Quickies: Finn from Star Wars, Building a House on Mars, and How Teamwork Affects Women

  • Why Finn is the Best Character in Star Wars: The Force Awakens – “I wonder if the idea that ‘Finn isn’t a cool enough hero’ is tied to perceptions of masculinity. A Washington Post critic was disappointed that Finn got ‘friend-zoned’ by Rey, probably because he doesn’t ‘exude sex appeal’ the way Lando Calrissian did. (Me, myself, personally, I wouldn’t tie the worth of a black man to his sexual prowess, but you do you, white lady.)” From Courtney.
  • How to Build a House on Mars – “That’s the challenge facing astronauts as they move forward with colonizing Mars. They’ll either need to bring materials with them, which will be wildly expensive and generally unreliable (what if you need a spare part?), or make use of the Red Planet’s rugged, inhospitable terrain.”
  • Off-Putting Logo Brings N.Y. Village to the Polls – “Upstate New Yorkers will hit the polls Monday to vote on whether to change an off-putting village seal that depicts a white settler strangling a Native American.” This sounds like something out of Parks and Rec but unfortunately it’s real. From Radium.
  • The Funny Thing About Abusive Relationships – “Following Beth Stelling’s posts about rape and abuse in a past relationship, many women in comedy have responded by sharing their own similar experiences. Every time I’ve heard someone at a party or in a Facebook comment ask, ‘How could this happen to her?’ “
  • When Teamwork Doesn’t Work for Women – “Economics remains a stubbornly male-dominated profession, a fact that members of the profession have struggled to understand. After all, if the marketplace of ideas is meant to ensure that the best ideas thrive, then this imbalance should arise only if men have better ideas than women. That implication infuriates many female economists. Now new evidence suggests that the underrepresentation of women reflects a systemic bias in that marketplace: a failure to give women full credit for collaborative work done with men.” From Rachelle.

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Mary Brock works as an Immunology scientist by day and takes care of a pink-loving princess child by night. She likes cloudy days, crafting, cooking, and Fall weather in New England.

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  1. Regarding the logo, you’d be surprised. In recent years, “Injun rollin” (the practice of finding some passed-out homeless or drunk Indian, abducting him, and throwing him off a cliff) has come back.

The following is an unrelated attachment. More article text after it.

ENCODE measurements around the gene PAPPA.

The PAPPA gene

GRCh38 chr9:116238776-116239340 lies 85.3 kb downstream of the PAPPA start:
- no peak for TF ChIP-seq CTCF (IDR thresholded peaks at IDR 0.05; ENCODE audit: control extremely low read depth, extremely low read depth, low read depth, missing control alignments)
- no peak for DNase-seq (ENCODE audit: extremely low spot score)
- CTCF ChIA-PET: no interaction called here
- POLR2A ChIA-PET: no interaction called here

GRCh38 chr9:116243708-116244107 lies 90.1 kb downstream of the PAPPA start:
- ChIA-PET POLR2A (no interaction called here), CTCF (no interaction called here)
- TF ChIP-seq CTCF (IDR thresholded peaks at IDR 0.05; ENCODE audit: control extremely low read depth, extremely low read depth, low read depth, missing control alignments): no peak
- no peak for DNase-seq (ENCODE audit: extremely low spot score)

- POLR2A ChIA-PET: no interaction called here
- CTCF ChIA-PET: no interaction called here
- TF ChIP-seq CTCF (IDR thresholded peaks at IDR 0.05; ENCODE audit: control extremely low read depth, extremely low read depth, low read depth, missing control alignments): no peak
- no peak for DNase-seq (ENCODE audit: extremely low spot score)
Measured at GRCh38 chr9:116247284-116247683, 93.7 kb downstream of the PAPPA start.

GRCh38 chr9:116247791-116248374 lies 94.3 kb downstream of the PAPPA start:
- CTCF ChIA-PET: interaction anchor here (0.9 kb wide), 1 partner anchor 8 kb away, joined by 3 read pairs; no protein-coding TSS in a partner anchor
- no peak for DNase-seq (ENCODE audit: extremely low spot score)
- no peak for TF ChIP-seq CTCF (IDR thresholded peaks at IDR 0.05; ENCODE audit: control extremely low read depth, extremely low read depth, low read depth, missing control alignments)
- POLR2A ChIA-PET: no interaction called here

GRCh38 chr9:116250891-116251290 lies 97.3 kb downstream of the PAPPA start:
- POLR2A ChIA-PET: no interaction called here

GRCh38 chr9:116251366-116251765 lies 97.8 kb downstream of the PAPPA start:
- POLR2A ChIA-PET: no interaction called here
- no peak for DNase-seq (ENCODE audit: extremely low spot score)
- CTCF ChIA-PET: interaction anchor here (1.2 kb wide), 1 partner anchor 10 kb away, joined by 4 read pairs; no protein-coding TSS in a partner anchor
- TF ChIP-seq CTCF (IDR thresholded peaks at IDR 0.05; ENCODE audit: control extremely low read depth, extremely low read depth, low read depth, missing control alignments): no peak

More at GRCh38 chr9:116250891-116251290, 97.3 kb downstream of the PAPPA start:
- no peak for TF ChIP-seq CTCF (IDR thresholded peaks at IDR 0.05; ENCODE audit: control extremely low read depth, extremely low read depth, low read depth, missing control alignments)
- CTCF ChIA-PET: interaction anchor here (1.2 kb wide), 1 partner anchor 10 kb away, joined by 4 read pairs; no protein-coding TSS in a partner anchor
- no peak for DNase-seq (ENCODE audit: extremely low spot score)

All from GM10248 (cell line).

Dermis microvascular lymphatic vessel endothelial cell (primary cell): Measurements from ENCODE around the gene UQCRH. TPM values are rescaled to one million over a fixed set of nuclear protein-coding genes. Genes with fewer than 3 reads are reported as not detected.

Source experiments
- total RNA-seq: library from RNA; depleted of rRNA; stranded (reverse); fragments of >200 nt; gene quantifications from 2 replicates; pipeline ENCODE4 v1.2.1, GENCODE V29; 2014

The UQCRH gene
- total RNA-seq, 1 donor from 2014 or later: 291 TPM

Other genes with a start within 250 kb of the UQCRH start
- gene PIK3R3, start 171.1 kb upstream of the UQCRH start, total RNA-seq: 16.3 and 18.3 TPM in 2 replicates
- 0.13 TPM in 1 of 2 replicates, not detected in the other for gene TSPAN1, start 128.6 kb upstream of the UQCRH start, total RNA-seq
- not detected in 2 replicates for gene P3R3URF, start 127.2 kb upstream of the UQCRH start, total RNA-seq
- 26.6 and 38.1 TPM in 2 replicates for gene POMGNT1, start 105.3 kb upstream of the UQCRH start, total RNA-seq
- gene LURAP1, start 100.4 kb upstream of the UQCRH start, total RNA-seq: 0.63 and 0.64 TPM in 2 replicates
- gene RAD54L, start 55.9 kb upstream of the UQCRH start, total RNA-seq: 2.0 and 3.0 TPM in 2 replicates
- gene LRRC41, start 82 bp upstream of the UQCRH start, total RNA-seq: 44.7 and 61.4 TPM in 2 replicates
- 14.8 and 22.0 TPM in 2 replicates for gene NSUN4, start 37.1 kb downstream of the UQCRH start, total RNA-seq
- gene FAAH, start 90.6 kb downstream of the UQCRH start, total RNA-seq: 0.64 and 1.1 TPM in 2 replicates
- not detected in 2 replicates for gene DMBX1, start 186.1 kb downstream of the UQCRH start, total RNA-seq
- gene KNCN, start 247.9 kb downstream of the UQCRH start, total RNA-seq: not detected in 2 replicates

1. In Saskatoon, Saskatchewan, it was a semi-regular police practice to take drunk indigenous people to the edge of town in winter and leave them there. The practice was called “starlight tours” and resulted in the deaths of at least 2 young aboriginal men. One man survived by making it to a nearby power generating station where the guard let him in and drove him back home in the morning.

      No charges laid, of course.

      1. Oh yes, I know all about that. There are also Indian women kidnapped and forced into prostitution.

        Yet the concern trolls tell us “Don’t you dare get on stage at that Black Lives Matter rally you were asked to speak at.”

  2. The logo story never states when the seal was adapted, nor what meaning it was supposed to impart. It IS suggested/claimed that the ‘Indian’ in the picture is ONLY being shoved off his feet. And it does seem that if strangulation was intended, it wasn’t clearly depicted.

    Didn’t South Park do this a few years ago?

    1. Yeah, back then it was a reference to the SC stars and bars (because no one in the South can pronounce ‘saltire’, the proper name for an X pattern on a flag or coat of arms, let alone know what one is). The South Park flag had four white men lynching a black man, and the kids thought it was just about execution.

      I’m actually not completely against the death penalty. I just reserve it for crimes against humanity, a.k.a. a charge only the most privileged of individuals could ever be accused of.

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